• not for patients with opiate dependence
      • NSAID
      • more potent than codeine and less potent than
      • side effects: dizzy, sedation, less resp

non opiate

  • COX inhibitors
    • COX 1: promotes Platelet aggregation, GI protection, renal fxn, (GOOD)
    • COX 2: promote inflammation (bad)
    • gen 1: inhibit COX one and two
      • inhibit inflammation
      • inhibits prostaglandins in the stomach, so there is a higher chance for ulcers
    • Gen 2:
    • some studies show slowed healing of muscle, bone and ligament injuries.
  • ASA (aspirin)
    • gen 1 NSAID
    • inhibits platelet aggregation until there is a reproduction of more platelets
      • irreversible in the platelets that it affects
    • anti prostaglandin (inflammation)
    • do not use in kiddos
    • s/e: salicylism (ringing in ears points towards OD), reye’s syndrome, Renal impairment
    • Too Much? Tinnitus, respiratory depression, HypERthermia, can cause metabolic acidosis, then resp alkalosis to compensate.
  • Ibuprofen (advil, Motrin)
    • S/E: can cause renal damage, and GI bleeding, Retention of NA and H2O (watch out for HF patients)
  • Ketorolac (toradol)
    • one of the oldest NSAIDS
      • strong! acute up to severe pain
  • COX 2 inhibitors
    • celecoxib
      • similar strength to ibuprofen
      • less stomach ulcers than other NSAIDs (some evidence)
  • acetaminophen (Tylenol)
    • anti-prostaglandin
      • metabolized in liver (watch out for this)
        • 3 g per day is the most dose per day
      • works in CNS
      • low GI
      • irritation
      • can be used with kids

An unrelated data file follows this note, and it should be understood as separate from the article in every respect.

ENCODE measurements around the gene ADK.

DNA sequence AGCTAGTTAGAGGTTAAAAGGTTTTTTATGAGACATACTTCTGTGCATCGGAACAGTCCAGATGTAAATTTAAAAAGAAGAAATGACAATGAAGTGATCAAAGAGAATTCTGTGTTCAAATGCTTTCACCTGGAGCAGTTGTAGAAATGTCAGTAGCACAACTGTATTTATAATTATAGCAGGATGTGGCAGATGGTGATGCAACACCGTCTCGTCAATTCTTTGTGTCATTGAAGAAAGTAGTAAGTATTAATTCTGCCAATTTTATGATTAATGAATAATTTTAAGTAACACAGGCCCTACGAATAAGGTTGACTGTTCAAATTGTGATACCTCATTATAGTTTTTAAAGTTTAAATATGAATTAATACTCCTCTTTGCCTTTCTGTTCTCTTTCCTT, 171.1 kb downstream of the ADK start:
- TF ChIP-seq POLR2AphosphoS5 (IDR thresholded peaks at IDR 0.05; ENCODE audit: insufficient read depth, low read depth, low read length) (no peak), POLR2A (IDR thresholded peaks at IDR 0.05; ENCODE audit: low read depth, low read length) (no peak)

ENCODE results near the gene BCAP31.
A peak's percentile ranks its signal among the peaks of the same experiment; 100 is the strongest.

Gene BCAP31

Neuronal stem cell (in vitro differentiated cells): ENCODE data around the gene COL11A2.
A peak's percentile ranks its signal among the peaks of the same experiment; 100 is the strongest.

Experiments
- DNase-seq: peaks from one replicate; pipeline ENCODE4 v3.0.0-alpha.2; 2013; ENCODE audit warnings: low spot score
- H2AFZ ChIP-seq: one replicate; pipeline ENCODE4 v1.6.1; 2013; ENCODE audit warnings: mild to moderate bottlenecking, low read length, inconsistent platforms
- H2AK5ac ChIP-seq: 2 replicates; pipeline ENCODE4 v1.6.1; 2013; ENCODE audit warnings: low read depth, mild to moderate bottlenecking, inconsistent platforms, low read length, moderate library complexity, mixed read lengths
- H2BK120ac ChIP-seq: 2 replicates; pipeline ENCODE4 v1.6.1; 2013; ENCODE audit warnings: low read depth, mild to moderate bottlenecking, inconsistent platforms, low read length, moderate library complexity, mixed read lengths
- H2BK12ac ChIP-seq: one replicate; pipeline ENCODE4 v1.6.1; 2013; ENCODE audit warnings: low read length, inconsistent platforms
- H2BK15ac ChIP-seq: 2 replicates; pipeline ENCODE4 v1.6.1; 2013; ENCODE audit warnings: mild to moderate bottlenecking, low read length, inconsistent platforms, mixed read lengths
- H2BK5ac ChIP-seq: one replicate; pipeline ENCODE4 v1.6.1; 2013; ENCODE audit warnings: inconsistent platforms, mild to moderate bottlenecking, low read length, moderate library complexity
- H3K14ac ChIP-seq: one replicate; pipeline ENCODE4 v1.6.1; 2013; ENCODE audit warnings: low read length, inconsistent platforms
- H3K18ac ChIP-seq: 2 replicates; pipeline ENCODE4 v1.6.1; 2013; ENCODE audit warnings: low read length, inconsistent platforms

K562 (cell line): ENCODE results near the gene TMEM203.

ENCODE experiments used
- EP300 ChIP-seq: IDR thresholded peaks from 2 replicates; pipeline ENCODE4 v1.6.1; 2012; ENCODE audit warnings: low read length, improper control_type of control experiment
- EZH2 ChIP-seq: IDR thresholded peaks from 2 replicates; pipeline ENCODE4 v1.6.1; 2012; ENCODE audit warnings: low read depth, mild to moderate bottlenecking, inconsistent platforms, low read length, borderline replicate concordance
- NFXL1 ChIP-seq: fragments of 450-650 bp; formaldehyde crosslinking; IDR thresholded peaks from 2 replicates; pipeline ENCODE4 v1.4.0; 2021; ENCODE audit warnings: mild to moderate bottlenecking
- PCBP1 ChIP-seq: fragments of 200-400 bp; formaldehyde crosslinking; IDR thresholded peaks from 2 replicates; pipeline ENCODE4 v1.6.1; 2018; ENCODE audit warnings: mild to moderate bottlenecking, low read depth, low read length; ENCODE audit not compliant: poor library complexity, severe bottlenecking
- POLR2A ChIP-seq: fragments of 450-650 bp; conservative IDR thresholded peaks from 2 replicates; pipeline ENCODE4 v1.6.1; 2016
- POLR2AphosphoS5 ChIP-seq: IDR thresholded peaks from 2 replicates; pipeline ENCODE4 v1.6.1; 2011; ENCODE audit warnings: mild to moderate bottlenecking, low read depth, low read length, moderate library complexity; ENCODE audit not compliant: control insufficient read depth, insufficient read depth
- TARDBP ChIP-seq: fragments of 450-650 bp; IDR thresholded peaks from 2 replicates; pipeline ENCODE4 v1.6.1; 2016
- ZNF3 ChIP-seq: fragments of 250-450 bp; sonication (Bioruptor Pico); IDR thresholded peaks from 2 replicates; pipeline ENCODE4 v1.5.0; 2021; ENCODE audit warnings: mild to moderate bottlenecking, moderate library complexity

• s/e: liver damage with ETOH is a high risk,
      • toxicity: 25 grams for adult
        • top cause of acute liver failure
        • the OD patient will die in 3-5 days from the liver damage
  • medical marijuana
    • schedule 1
      • two drugs: Dronabinol, nabilone, sativex
      • for pain, appetite, nausea, glaucoma, seizures
      • preg. risk


  • General – loss of consciousness for surgery
  • Regional – targets nerves, larger body region such as an arm or abdomen.
  • Local – very small region like a hand
  • preanesthetics will treat the negative effects of anesthesia
  • two classes to allow a lower dose to be used for each
    • inhalation
    • IV
  • stages
    • there are 4
    • 1 is the beginning and 4 is close to death
    • 3 is the stage for operation
  • NM blocker
    • Depolarizing neuromuscular blocker
      • Succinylcholine
        • ultra short acting agent
        • period of mm contractions before flaccid paralysis
        • no CNS effect
        • S/E: prolonged apnea, hyperthermia, mm pain post op,
  • balance is important
    • one analgesic, and one anesthetic
  • Propofol
    • rapid onset and short duration
    • no analgesic effect
    • s/e: resp depression, rhabdo
  • Ketamine (ketalar)
    • dissociative anesthetic
      • abuse potential
      • a lot of s/e so not used as much anymore
  • Local anesthesia
    • -caine
    • fingers, ears,nose, toes, and those